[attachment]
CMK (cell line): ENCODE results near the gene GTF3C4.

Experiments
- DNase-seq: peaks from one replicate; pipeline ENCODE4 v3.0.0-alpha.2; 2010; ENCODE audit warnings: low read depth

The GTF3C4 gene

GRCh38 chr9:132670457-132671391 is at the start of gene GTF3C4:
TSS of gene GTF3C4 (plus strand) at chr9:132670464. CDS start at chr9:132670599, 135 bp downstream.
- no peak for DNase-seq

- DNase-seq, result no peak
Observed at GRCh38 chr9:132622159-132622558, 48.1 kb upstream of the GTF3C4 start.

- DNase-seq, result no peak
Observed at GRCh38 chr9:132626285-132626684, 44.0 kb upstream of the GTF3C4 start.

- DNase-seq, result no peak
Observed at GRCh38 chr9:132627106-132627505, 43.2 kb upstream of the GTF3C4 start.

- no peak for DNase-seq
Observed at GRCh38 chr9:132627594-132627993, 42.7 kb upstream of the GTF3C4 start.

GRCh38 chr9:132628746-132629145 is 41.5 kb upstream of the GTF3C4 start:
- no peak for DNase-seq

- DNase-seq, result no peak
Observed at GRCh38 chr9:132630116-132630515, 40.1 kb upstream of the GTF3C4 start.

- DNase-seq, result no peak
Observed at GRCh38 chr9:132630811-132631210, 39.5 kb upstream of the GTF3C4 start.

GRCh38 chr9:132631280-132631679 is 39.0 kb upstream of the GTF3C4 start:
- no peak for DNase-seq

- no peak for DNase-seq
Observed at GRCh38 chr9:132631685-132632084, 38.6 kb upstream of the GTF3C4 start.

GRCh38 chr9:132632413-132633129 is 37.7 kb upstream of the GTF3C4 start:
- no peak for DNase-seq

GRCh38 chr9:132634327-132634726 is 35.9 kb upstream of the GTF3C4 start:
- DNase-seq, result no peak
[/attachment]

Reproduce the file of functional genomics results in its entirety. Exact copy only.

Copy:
CMK (cell line): ENCODE results near the gene GTF3C4.

Experiments
- DNase-seq: peaks from one replicate; pipeline ENCODE4 v3.0.0-alpha.2; 2010; ENCODE audit warnings: low read depth

The GTF3C4 gene

GRCh38 chr9:132670457-132671391 is at the start of gene GTF3C4:
TSS of gene GTF3C4 (plus strand) at chr9:132670464. CDS start at chr9:132670599, 135 bp downstream.
- no peak for DNase-seq

- DNase-seq, result no peak
Observed at GRCh38 chr9:132622159-132622558, 48.1 kb upstream of the GTF3C4 start.

- DNase-seq, result no peak
Observed at GRCh38 chr9:132626285-132626684, 44.0 kb upstream of the GTF3C4 start.

- DNase-seq, result no peak
Observed at GRCh38 chr9:132627106-132627505, 43.2 kb upstream of the GTF3C4 start.

- no peak for DNase-seq
Observed at GRCh38 chr9:132627594-132627993, 42.7 kb upstream of the GTF3C4 start.

GRCh38 chr9:132628746-132629145 is 41.5 kb upstream of the GTF3C4 start:
- no peak for DNase-seq

- DNase-seq, result no peak
Observed at GRCh38 chr9:132630116-132630515, 40.1 kb upstream of the GTF3C4 start.

- DNase-seq, result no peak
Observed at GRCh38 chr9:132630811-132631210, 39.5 kb upstream of the GTF3C4 start.

GRCh38 chr9:132631280-132631679 is 39.0 kb upstream of the GTF3C4 start:
- no peak for DNase-seq

- no peak for DNase-seq
Observed at GRCh38 chr9:132631685-132632084, 38.6 kb upstream of the GTF3C4 start.

GRCh38 chr9:132632413-132633129 is 37.7 kb upstream of the GTF3C4 start:
- no peak for DNase-seq

GRCh38 chr9:132634327-132634726 is 35.9 kb upstream of the GTF3C4 start:
- DNase-seq, result no peak